Policy Paper 23
 

Can Europe’s Foreign Policy rekindle the Constitutional Process?

This study is second in a series of contributions by Notre Europe aiming to help get the integration process back on track after the setback of the French and Dutch referendums. Notre Europe publishes these studies with a view to facilitating the shift from critical analysis to debate, in preparation for new movement at the political level.

|   11/01/2007             |   Gilles Andréani   |   Jean De Ruyt             |   Europe in the world
Policy Paper

This study is second in a series of contributions by Notre Europe aiming to help get the integration process back on track after the setback of the French and Dutch referendums.

In the first, MEP Andrew Duff looked into the ways to preserve the mainstay of the Constitutional Treaty. The current publication extends the discussion with a critical look at the future of the foreign policy part of the Draft Constitution.

This topic lays claims to our particular attention on a number of grounds. For many years opinion surveys have shown that it is in the domain of Foreign Policy that the call for a European voice is the strongest. Does this then entail the provision of a separate treaty retaining the main advances in the Constitutional Treaty?

Jean de Ruyt, Belgian Ambassador in Rome, has the merit to grasp the nettle and to do so with caution. For the dismemberment of the Treaty would be followed by a range of fallouts. The Constitutional Treaty reflects a fragile balancing act between the diverging preferences of the Member States and it would not be easy to pluck out one or other element without opening the door to a “cherry picking” exercise Gilles Andreani, Senior Auditor in the Court of Auditors and Associate Professor at The University Panthéon-Assas Paris II approaches the question under another angle. Addressing the structural weaknesses, which prevented the CFSP to keep the promises of Maastricht, he reviews uncompromisingly 15 years of short-lived progress, now compromised by the Iraqi crises and enlargement. In this context, he concludes it would be futile to have great expectations of the implementation of the treaty’s provisions, useful though they may be. Better favour a pragmatic approach focussed on a small number of key issues, such as the Middle East, Russia or Iran and on modest reforms aimed at a prompt reinforcement of cooperation between European national governments. These distinctly contrasting perceptions have in common a resolve to move things on without waxing lyrical on the destiny of European foreign policy, as has unproductively been the case. Notre Europe publishes these studies with a view to facilitating the shift from critical analysis to debate, in preparation for new movement at the political level.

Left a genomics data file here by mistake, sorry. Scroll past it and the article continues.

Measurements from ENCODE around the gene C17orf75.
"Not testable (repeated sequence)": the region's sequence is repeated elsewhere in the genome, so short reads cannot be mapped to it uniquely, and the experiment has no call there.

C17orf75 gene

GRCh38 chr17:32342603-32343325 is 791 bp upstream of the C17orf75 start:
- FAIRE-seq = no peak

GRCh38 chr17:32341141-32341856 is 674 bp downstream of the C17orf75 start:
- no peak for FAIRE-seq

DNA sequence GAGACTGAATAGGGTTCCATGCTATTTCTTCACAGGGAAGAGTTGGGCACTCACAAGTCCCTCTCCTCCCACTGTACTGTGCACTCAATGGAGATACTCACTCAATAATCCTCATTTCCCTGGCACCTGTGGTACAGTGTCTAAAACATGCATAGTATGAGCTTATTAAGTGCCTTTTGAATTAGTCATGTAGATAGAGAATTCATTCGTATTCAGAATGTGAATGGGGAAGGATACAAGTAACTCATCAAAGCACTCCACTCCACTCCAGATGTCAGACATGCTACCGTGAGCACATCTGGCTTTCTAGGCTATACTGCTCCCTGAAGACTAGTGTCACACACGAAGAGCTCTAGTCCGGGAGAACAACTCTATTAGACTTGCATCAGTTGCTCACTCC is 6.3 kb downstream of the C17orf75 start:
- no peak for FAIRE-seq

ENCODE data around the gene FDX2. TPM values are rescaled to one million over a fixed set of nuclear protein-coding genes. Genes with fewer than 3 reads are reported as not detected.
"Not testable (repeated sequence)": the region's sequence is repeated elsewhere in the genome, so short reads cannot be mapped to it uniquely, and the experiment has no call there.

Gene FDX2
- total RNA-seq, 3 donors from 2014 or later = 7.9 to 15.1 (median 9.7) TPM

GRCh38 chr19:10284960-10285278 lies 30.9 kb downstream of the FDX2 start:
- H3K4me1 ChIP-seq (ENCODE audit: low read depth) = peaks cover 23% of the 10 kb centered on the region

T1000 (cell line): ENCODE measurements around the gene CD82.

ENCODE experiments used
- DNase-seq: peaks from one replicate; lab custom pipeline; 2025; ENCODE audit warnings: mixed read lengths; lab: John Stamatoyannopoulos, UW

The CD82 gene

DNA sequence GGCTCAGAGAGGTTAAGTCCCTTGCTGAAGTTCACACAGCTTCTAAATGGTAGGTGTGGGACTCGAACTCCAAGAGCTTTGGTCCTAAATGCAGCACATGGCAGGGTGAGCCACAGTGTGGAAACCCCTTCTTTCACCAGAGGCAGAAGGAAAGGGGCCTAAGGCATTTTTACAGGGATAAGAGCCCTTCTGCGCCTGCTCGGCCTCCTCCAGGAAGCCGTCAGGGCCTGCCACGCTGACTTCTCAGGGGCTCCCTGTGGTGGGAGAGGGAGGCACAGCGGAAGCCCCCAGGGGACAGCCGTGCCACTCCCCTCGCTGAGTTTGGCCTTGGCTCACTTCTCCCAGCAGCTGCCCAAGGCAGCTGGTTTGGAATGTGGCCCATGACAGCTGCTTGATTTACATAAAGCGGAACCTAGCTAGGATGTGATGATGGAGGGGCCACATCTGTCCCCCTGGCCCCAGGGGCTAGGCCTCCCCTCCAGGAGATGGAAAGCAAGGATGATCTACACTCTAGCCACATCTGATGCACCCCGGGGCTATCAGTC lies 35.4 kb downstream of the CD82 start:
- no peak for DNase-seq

However the intergovernmental cooperation mechanisms set up in Maastricht and Amsterdam have not done much to help Europe assert herself on the international stage while the relevant provisions in the treaty met with a relative consensus, when they were being evolved by the convention as well as during the ratification debates. It therefore makes a lot of sense to consider the best way to preserve this achievement., the end result of which would unavoidably be to force down the ambitions of the constitutional project.